December 22, 2011 § Leave a comment
I have read about Norman Mailer’s exploits for years in magazines and books. He is remembered as the womanizer, the misogynist, the disturber of the peace, the brilliant man. He was hated and loved simultaneously. He stabbed one of his six wives. He ran for mayor of New York City. These details made me think his writing would be all macho pomposity, not something that would interest me. I was very wrong.
I have just finished reading An American Dream, which came out in 1965 and was originally written as eight installments published in Esquire magazine in 1964. It is a lurid story, but one only has to read a few pages to realize that this is a work of genius. It bounces from world-wise dialogue to magnificent prose that just drips off the tongue. I found myself reading paragraphs over and over. Mailer is somewhat akin to Henry Miller in his obsessions, yet more combustible and bourgeois (Mailer actually wrote a book about Miller). And within the protagonist of Stephen, lies so obviously, all of Mailer’s insecurities, paranoia, fear, weakness.
“I had loved her with the fury of my ego… but I loved her the way a drum majorette loved the power of the band for the swell it gave to each little strut (Mailer, 22).”
At the start of the book Stephen murders his wife. Like in Miller’s work, Mailer’s character is ultimately drawn to the woman he can celebrate as a goddess – a representation of the ultimate feminine ideal. He feels he is nothing without her; that he would crumble. His mortality is wrapped up in her – even in the way she treats him like dirt. He is completely emasculated by her presence.
In the aftermath of the murder and ensuing cover-up, Stephen is driven to wipe out the void by sleeping with whatever woman comes across his path. Sex is his only solace in the aftermath of death. But every person he meets is somehow connected back to his dead wife. They all manage to bring up his fears – fear of loss, fear of power, fear of women, even fear of the black man, which culminates in an attack against his rival, jazz musician Shago Martin, for a nightclub singer named Cherry.
“Some hard-lodged boulder of fear I had always felt with Negroes was in the bumping, elbow-busting and crash of sound as he went barreling down, my terror going with him in the long deliberate equivalent of the event which takes place in an automobile just before a collision… (Mailer, 172).”
Every character is a vessel for Stephen’s fear. And as he charges the bull in all forms, he becomes electric with magic. He stands on the edge, testing his own mortality simply so that he can accept it. On the opposite end of his fear lies loss.
At the time that this book was written in 1964, so much progress was being made so fast that the balance was thrown off kilter. The old hierarchy that served the white man was breaking down, and as Mailer illustrates, there was a great amount of fear towards all that the white man had oppressed. But on the reverse side, the character of Stephen initially reacts from his abusive heiress wife. He knows the anger of the oppressed for himself. He understands both sides, which contributes to his paranoia. Mirrored in Stephen clenching his fist in his wife’s palatial living room, there is tension on every page that won’t let go.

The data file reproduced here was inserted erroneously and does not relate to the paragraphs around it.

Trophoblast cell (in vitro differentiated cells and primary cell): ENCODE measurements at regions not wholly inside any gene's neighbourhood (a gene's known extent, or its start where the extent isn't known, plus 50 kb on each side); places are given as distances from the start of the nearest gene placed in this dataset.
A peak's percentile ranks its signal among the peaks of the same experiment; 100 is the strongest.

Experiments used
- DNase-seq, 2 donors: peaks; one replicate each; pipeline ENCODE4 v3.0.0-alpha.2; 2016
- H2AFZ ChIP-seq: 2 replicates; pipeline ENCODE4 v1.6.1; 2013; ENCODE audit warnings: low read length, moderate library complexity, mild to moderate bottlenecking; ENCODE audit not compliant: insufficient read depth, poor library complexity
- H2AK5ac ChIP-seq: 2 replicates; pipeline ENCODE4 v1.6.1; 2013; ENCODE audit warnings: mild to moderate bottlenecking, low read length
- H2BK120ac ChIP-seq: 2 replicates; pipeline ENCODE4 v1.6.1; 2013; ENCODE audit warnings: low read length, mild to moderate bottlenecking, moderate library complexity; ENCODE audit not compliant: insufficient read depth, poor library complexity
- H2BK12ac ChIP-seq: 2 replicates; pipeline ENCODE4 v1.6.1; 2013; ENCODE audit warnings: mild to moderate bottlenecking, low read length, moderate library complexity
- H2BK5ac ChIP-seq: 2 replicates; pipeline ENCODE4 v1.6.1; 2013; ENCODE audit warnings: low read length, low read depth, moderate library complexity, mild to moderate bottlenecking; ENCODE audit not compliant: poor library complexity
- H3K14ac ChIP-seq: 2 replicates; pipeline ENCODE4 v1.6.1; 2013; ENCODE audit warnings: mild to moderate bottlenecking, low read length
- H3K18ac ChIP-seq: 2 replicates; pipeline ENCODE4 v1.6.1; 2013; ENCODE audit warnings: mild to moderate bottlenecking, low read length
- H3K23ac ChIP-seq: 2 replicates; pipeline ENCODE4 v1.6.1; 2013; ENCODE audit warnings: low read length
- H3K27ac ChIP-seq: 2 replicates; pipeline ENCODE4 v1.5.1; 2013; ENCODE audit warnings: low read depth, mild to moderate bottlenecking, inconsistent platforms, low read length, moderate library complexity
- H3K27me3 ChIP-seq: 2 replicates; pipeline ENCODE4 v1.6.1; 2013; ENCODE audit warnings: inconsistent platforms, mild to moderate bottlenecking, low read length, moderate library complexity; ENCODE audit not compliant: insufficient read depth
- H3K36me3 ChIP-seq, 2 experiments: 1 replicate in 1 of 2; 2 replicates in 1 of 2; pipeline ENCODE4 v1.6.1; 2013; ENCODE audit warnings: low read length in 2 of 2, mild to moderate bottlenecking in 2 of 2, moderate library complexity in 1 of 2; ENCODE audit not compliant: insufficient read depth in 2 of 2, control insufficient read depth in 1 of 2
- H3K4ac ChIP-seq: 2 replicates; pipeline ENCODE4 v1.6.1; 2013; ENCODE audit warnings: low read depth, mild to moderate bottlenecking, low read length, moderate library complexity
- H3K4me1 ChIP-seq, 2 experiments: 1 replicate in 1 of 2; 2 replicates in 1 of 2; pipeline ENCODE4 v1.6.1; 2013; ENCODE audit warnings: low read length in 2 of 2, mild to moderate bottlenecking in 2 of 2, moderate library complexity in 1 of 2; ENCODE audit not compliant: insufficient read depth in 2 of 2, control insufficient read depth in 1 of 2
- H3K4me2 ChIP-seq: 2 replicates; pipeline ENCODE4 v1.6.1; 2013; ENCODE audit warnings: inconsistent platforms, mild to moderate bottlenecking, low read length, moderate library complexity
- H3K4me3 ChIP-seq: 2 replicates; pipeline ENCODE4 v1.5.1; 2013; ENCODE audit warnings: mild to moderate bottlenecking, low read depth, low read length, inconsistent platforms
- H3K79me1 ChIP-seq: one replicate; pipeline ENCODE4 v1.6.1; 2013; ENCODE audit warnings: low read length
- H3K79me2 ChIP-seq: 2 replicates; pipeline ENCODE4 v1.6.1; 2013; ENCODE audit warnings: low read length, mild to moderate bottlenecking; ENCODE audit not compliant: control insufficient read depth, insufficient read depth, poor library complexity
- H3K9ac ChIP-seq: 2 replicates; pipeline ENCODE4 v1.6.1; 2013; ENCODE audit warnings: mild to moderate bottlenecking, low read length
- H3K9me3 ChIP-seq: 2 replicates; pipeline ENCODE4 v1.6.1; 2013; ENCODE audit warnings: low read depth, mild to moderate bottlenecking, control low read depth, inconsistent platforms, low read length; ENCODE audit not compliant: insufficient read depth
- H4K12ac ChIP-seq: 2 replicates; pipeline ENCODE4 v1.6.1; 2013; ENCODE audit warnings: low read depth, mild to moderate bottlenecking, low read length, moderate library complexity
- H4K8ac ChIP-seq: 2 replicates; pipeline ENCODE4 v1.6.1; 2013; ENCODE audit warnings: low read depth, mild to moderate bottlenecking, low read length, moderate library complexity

Like the character of Stephen, when I was single I often sought men who I could worship and fear. It was the fear that drew me to them in the first place. I wanted to conquer their overpowering charisma and become as strong as they were. Just standing next to them, in one minute you could feel like an adored celebrity, and in the next they could say something that made you feel like nothing. They thought of themselves as Greek gods with a personal sense of mythology that must be spread to the masses via the mouth and the penis. They desired to leave their territorial marks through mind games, disease, and numbers. But that is a brutal simplification of the story, and I still love all of them.
I depended on their magic to create my art. Back then the air was filled with electricity when they entered a room. Now the thought of being in the same room fills me with something more akin to dread. But these world-wise, intelligent, creative genius’s all taught me how to live my life with freedom. Looking back, I admire the intensity of my hate and my love for them. As the main characters in the novels I write, they are held in time, when reality finds their game so tiresome.
There is an enormous sense of relief as the character of Stephen confesses to all his failings. In each of his outbursts, I think back and wish I had stood up to fear, not in a murderous or violent fashion, but in the wish that I could have grown into strength and vitality a little sooner in life. I didn’t stand up to these men in my past as much as I should have because I was afraid of losing them. I just wanted the magic to last. But there is magic, even, in the death of a relationship.